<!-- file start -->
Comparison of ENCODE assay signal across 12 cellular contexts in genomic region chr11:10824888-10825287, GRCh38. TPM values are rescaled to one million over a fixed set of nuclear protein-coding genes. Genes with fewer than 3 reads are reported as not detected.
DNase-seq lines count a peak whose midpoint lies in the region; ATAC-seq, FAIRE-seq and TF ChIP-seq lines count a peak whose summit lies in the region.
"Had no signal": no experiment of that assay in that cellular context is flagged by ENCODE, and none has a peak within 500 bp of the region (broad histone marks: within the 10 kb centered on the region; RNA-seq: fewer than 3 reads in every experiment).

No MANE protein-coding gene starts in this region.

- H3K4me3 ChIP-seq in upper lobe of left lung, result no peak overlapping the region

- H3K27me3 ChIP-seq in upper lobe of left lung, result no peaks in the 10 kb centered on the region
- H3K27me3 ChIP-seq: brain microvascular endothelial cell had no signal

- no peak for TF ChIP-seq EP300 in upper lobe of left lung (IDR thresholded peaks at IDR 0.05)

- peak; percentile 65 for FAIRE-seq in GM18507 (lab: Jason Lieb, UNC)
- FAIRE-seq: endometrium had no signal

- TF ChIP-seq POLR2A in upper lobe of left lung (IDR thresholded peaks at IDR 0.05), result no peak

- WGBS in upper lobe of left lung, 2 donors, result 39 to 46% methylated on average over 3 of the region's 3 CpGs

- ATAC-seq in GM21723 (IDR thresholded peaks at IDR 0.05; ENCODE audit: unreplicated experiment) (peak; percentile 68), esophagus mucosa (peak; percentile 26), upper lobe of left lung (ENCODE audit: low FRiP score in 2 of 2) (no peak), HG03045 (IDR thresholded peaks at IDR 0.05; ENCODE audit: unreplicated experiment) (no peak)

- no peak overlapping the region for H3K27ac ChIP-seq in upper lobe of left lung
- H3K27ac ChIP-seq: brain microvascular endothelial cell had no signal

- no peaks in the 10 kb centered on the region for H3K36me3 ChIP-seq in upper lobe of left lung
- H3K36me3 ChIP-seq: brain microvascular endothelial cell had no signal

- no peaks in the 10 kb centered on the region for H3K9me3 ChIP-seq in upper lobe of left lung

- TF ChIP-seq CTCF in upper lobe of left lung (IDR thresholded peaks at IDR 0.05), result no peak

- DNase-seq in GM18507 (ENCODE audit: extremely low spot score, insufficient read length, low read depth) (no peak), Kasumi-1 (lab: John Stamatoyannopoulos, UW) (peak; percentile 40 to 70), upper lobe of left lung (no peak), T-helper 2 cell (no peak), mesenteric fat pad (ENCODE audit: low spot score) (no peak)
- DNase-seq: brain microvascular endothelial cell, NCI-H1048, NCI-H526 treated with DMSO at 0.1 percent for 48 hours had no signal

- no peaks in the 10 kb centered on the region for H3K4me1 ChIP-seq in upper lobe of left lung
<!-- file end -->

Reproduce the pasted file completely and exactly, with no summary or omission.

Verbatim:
Comparison of ENCODE assay signal across 12 cellular contexts in genomic region chr11:10824888-10825287, GRCh38. TPM values are rescaled to one million over a fixed set of nuclear protein-coding genes. Genes with fewer than 3 reads are reported as not detected.
DNase-seq lines count a peak whose midpoint lies in the region; ATAC-seq, FAIRE-seq and TF ChIP-seq lines count a peak whose summit lies in the region.
"Had no signal": no experiment of that assay in that cellular context is flagged by ENCODE, and none has a peak within 500 bp of the region (broad histone marks: within the 10 kb centered on the region; RNA-seq: fewer than 3 reads in every experiment).

No MANE protein-coding gene starts in this region.

- H3K4me3 ChIP-seq in upper lobe of left lung, result no peak overlapping the region

- H3K27me3 ChIP-seq in upper lobe of left lung, result no peaks in the 10 kb centered on the region
- H3K27me3 ChIP-seq: brain microvascular endothelial cell had no signal

- no peak for TF ChIP-seq EP300 in upper lobe of left lung (IDR thresholded peaks at IDR 0.05)

- peak; percentile 65 for FAIRE-seq in GM18507 (lab: Jason Lieb, UNC)
- FAIRE-seq: endometrium had no signal

- TF ChIP-seq POLR2A in upper lobe of left lung (IDR thresholded peaks at IDR 0.05), result no peak

- WGBS in upper lobe of left lung, 2 donors, result 39 to 46% methylated on average over 3 of the region's 3 CpGs

- ATAC-seq in GM21723 (IDR thresholded peaks at IDR 0.05; ENCODE audit: unreplicated experiment) (peak; percentile 68), esophagus mucosa (peak; percentile 26), upper lobe of left lung (ENCODE audit: low FRiP score in 2 of 2) (no peak), HG03045 (IDR thresholded peaks at IDR 0.05; ENCODE audit: unreplicated experiment) (no peak)

- no peak overlapping the region for H3K27ac ChIP-seq in upper lobe of left lung
- H3K27ac ChIP-seq: brain microvascular endothelial cell had no signal

- no peaks in the 10 kb centered on the region for H3K36me3 ChIP-seq in upper lobe of left lung
- H3K36me3 ChIP-seq: brain microvascular endothelial cell had no signal

- no peaks in the 10 kb centered on the region for H3K9me3 ChIP-seq in upper lobe of left lung

- TF ChIP-seq CTCF in upper lobe of left lung (IDR thresholded peaks at IDR 0.05), result no peak

- DNase-seq in GM18507 (ENCODE audit: extremely low spot score, insufficient read length, low read depth) (no peak), Kasumi-1 (lab: John Stamatoyannopoulos, UW) (peak; percentile 40 to 70), upper lobe of left lung (no peak), T-helper 2 cell (no peak), mesenteric fat pad (ENCODE audit: low spot score) (no peak)
- DNase-seq: brain microvascular endothelial cell, NCI-H1048, NCI-H526 treated with DMSO at 0.1 percent for 48 hours had no signal

- no peaks in the 10 kb centered on the region for H3K4me1 ChIP-seq in upper lobe of left lung